India Introduces Low-Cost Tablet Computer

October 6, 2011 Updated: October 1, 2015
Indian student Sandhaya Nanjani poses with the 'Aakash' $35 tablet computer after its launch in New Delhi, Oct. 5. (Prakash Singh/Getty Images)
Indian student Sandhaya Nanjani poses with the 'Aakash' $35 tablet computer after its launch in New Delhi, Oct. 5. (Prakash Singh/Getty Images)

As the popularity of tablet computers such as the Apple iPad and Amazon.com’s Kindle Fire continues to soar, competitors have devised similar products for the lower end of the market.

The most economical tablet was announced this week and will be sold in India at a subsidized price as low as $35. The tablet computer, known as the Aakash, is produced in New Delhi, India, by the U.K.’s DataWind Ltd. The tablets are being purchased by the Indian government in order to target the student market.

The name of the tablet translates to sky in Hindi. The devices will be distributed to students at a cost of $35 under a government subsidized initiative called National Mission on Education through Information & Communication Technology. There were 500 devices given away to students during the launch by the country’s minister of Communications and Information Technology, Kapil Sibal.

The 13-ounce, book-sized tablet is based on the Android operating system, and includes Internet navigation, video conferencing, two UBS ports, a three-hour battery life, as well as e-book reader functionality. India has committed to 100,000 orders in the trial stage of the program. The government intends to eventually distribute 10 million Aakash devices over a few years time.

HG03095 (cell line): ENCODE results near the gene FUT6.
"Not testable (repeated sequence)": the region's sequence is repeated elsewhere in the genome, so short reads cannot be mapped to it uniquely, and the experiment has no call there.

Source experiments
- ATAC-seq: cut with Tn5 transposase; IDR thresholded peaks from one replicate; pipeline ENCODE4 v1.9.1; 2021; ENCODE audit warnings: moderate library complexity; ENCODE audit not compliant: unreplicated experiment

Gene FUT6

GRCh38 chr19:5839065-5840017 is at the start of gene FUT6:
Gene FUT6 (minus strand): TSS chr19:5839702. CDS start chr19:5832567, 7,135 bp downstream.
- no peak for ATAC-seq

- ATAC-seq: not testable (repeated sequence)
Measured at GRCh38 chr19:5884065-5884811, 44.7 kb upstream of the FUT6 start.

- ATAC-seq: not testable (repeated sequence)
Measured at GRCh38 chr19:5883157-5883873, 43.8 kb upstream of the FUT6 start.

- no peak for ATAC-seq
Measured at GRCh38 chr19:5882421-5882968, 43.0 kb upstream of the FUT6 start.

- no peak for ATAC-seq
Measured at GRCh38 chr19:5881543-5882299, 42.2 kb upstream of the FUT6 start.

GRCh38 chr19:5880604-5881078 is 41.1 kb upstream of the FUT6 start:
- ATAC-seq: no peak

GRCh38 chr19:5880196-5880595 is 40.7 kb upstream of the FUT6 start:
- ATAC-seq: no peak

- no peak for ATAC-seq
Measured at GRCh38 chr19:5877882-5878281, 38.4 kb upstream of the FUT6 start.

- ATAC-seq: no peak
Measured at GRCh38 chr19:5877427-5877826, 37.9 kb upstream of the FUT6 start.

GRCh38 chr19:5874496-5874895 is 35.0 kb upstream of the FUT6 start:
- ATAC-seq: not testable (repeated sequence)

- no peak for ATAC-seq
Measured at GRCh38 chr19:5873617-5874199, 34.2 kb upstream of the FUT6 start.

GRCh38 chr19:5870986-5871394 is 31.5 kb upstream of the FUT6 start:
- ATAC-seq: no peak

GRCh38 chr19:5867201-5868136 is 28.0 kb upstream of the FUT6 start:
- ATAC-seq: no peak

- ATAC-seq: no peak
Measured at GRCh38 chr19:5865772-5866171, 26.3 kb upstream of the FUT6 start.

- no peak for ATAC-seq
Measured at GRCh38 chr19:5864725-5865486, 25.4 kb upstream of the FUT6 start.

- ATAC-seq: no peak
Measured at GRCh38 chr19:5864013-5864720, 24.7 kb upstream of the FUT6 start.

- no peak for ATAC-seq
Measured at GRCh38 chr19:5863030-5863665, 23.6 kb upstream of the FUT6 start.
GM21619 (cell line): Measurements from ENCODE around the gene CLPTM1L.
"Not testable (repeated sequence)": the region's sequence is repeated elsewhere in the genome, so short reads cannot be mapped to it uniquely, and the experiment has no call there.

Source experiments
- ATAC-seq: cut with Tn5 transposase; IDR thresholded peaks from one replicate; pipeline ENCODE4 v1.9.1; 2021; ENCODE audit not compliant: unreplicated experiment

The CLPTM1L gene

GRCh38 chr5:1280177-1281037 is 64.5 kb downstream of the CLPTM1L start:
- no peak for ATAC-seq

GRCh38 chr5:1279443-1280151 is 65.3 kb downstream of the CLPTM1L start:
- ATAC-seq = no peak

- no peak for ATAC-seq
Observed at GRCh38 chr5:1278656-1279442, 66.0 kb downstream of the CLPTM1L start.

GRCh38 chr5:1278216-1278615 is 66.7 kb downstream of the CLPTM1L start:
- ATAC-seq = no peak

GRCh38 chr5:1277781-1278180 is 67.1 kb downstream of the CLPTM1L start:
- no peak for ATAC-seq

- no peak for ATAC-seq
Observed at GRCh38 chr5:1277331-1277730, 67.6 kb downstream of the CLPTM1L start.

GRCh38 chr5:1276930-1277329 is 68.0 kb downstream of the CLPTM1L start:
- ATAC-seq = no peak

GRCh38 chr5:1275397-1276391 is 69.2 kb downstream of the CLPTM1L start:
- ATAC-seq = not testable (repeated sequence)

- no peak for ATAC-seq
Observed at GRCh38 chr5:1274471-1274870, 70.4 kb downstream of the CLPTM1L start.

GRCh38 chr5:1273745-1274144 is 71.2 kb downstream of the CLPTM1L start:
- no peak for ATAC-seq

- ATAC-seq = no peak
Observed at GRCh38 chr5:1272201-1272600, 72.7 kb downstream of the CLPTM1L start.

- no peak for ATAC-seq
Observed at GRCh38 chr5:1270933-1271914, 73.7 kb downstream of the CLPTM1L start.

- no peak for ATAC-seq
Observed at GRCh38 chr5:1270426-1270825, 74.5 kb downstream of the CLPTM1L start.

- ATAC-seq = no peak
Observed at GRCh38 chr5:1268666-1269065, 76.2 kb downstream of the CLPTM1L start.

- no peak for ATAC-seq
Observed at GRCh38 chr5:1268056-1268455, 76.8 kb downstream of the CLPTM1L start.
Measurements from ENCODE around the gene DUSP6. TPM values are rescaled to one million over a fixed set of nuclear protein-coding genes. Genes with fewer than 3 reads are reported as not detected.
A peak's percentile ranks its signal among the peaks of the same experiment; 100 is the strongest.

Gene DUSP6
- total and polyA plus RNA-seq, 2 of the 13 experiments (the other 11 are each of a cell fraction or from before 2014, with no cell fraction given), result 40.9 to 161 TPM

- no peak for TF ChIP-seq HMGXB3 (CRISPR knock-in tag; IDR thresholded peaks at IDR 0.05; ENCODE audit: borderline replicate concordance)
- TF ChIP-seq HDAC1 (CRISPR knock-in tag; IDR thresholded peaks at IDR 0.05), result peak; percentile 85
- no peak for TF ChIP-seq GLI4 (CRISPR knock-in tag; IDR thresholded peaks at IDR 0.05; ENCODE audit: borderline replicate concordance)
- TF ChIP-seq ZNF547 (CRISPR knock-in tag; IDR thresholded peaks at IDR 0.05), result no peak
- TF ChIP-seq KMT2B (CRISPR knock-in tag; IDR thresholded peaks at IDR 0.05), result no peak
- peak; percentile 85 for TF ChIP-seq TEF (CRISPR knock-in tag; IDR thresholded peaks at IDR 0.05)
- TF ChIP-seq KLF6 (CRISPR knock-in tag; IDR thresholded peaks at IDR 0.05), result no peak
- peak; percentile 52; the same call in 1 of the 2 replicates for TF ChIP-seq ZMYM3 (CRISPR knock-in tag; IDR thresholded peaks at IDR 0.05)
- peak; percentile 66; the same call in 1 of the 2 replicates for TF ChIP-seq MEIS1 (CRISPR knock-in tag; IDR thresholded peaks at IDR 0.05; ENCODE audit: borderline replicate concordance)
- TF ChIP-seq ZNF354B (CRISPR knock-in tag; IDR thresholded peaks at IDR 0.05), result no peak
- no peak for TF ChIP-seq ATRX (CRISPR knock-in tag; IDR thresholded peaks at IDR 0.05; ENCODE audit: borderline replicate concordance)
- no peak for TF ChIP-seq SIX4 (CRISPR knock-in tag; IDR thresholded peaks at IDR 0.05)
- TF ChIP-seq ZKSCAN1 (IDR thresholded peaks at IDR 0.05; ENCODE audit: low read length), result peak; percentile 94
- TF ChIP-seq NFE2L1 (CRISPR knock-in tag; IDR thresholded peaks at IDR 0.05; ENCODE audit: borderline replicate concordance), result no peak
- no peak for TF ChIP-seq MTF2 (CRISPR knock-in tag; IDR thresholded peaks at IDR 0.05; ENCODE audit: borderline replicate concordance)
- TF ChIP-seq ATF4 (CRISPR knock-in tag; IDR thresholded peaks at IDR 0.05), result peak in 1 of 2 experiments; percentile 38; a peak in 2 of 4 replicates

"Today we reach to the sky and demonstrate what is possible," said Sibal. “The rich have access to the digital world, the poor and ordinary have been excluded. Aakash will end that digital divide."

A version of the device will be sold at retail for around $60 under the name “UbiSlate” starting in December. The Indian government’s cost per unit is reported to be around $50, at least at the outset, and the product has taken two years to develop.

“Our goal was to break the price barrier for computing and Internet access,” said Datawind CEO Suneet Singh Tuli in a statement. “We’ve created a product that will finally bring affordable computing and Internet access to the masses. This is not only a concept that applies to India, but has ignited the imaginations of governments around the world.”

There has been some controversy reported about the tablet in India, as some question if this is a good use of government money, considering that many poor schools in rural areas still lack basic sanitation and teachers.

The current model is “Made-in India,” according to Singh, and initial critical feedback of the tablet included the device’s slow response time and the fact that it can only access the Internet via Wi-Fi, which means no wireless Internet capabilities away from hotspots.